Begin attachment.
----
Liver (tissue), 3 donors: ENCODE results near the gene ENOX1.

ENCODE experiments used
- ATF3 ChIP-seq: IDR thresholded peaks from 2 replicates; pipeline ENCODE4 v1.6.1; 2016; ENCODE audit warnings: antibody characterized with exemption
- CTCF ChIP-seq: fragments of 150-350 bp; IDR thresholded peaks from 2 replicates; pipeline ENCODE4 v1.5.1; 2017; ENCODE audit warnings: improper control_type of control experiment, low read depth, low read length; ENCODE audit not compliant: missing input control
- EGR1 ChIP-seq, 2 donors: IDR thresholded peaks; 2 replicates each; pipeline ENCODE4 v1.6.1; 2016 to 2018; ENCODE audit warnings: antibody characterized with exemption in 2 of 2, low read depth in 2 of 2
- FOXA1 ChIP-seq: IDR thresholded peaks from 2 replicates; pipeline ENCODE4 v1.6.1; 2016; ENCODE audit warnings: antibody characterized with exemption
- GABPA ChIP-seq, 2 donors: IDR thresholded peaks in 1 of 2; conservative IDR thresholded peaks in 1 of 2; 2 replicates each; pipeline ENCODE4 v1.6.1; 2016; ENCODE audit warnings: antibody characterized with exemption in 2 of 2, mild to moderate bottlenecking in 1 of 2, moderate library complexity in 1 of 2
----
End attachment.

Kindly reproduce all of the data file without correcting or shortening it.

Liver (tissue), 3 donors: ENCODE results near the gene ENOX1.

ENCODE experiments used
- ATF3 ChIP-seq: IDR thresholded peaks from 2 replicates; pipeline ENCODE4 v1.6.1; 2016; ENCODE audit warnings: antibody characterized with exemption
- CTCF ChIP-seq: fragments of 150-350 bp; IDR thresholded peaks from 2 replicates; pipeline ENCODE4 v1.5.1; 2017; ENCODE audit warnings: improper control_type of control experiment, low read depth, low read length; ENCODE audit not compliant: missing input control
- EGR1 ChIP-seq, 2 donors: IDR thresholded peaks; 2 replicates each; pipeline ENCODE4 v1.6.1; 2016 to 2018; ENCODE audit warnings: antibody characterized with exemption in 2 of 2, low read depth in 2 of 2
- FOXA1 ChIP-seq: IDR thresholded peaks from 2 replicates; pipeline ENCODE4 v1.6.1; 2016; ENCODE audit warnings: antibody characterized with exemption
- GABPA ChIP-seq, 2 donors: IDR thresholded peaks in 1 of 2; conservative IDR thresholded peaks in 1 of 2; 2 replicates each; pipeline ENCODE4 v1.6.1; 2016; ENCODE audit warnings: antibody characterized with exemption in 2 of 2, mild to moderate bottlenecking in 1 of 2, moderate library complexity in 1 of 2